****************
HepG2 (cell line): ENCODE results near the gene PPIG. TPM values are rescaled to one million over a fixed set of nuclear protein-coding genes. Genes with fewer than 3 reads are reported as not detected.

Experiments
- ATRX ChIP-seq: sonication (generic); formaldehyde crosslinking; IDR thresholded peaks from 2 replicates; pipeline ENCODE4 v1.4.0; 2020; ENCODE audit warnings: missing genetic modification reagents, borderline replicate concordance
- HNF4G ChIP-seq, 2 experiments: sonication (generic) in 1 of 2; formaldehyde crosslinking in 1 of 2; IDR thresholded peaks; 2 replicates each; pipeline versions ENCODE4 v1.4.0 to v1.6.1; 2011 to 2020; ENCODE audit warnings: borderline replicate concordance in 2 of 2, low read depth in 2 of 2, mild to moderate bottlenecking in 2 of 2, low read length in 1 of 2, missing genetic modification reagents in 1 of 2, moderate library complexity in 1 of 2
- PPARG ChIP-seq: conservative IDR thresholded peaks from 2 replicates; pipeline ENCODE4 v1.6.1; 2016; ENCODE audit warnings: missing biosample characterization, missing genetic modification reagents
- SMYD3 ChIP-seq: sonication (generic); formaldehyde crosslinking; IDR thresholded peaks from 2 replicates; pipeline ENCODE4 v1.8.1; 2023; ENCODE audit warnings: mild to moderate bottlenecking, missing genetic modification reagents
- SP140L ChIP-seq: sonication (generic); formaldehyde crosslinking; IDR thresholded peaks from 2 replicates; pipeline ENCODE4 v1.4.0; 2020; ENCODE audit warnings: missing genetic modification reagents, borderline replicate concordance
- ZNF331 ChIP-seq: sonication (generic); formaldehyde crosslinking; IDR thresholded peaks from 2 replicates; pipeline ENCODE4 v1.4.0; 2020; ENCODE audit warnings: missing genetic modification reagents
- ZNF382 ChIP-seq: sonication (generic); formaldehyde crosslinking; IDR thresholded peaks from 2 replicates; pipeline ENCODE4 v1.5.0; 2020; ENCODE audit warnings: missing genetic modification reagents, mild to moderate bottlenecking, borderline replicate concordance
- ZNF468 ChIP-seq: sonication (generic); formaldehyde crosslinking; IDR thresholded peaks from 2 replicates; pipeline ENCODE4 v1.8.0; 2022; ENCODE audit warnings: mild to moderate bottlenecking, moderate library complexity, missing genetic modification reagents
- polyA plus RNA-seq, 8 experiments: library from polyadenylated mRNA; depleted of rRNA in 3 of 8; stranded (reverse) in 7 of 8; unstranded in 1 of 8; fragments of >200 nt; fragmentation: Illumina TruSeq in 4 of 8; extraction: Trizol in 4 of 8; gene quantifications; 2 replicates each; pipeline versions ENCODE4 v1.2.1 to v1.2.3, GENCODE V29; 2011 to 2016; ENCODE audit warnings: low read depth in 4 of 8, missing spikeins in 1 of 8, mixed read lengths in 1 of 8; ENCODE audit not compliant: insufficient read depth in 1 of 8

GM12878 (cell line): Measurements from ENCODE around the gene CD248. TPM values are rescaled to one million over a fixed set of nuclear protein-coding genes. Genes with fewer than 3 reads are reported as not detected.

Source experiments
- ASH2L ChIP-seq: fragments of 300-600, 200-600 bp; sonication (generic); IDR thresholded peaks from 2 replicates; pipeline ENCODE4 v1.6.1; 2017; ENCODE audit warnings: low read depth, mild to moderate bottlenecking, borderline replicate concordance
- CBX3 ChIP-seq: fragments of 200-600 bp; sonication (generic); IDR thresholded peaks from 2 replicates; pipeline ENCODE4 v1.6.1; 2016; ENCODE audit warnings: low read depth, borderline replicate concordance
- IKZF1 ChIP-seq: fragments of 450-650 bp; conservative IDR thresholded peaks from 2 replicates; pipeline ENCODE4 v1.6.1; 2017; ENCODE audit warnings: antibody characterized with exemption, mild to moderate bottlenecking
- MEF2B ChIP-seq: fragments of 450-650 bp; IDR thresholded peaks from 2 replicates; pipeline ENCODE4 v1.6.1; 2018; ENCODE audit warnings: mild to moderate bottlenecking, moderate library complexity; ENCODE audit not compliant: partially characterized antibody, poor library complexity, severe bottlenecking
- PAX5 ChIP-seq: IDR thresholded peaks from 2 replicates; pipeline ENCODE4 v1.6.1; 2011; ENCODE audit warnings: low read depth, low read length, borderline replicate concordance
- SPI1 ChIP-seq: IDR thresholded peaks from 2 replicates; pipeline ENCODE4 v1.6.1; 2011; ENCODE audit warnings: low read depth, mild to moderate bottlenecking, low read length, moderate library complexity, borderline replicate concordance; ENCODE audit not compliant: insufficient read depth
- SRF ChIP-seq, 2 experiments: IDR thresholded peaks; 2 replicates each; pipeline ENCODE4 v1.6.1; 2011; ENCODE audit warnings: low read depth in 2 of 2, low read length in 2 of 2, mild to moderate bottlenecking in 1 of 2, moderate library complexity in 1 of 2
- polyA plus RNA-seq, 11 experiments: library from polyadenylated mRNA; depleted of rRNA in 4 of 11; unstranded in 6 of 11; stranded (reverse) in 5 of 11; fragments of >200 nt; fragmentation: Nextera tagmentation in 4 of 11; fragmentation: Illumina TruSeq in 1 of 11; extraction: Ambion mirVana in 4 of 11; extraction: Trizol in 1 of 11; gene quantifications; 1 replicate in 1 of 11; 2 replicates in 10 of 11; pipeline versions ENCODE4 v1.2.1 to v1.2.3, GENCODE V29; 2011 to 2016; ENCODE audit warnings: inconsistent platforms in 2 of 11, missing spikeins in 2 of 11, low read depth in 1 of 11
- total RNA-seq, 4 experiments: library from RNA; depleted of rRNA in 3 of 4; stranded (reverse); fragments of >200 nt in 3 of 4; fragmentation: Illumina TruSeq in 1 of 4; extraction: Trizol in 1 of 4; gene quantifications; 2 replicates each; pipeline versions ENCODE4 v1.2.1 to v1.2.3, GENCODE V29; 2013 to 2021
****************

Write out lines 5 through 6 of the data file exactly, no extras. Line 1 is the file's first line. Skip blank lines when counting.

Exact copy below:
- PPARG ChIP-seq: conservative IDR thresholded peaks from 2 replicates; pipeline ENCODE4 v1.6.1; 2016; ENCODE audit warnings: missing biosample characterization, missing genetic modification reagents
- SMYD3 ChIP-seq: sonication (generic); formaldehyde crosslinking; IDR thresholded peaks from 2 replicates; pipeline ENCODE4 v1.8.1; 2023; ENCODE audit warnings: mild to moderate bottlenecking, missing genetic modification reagents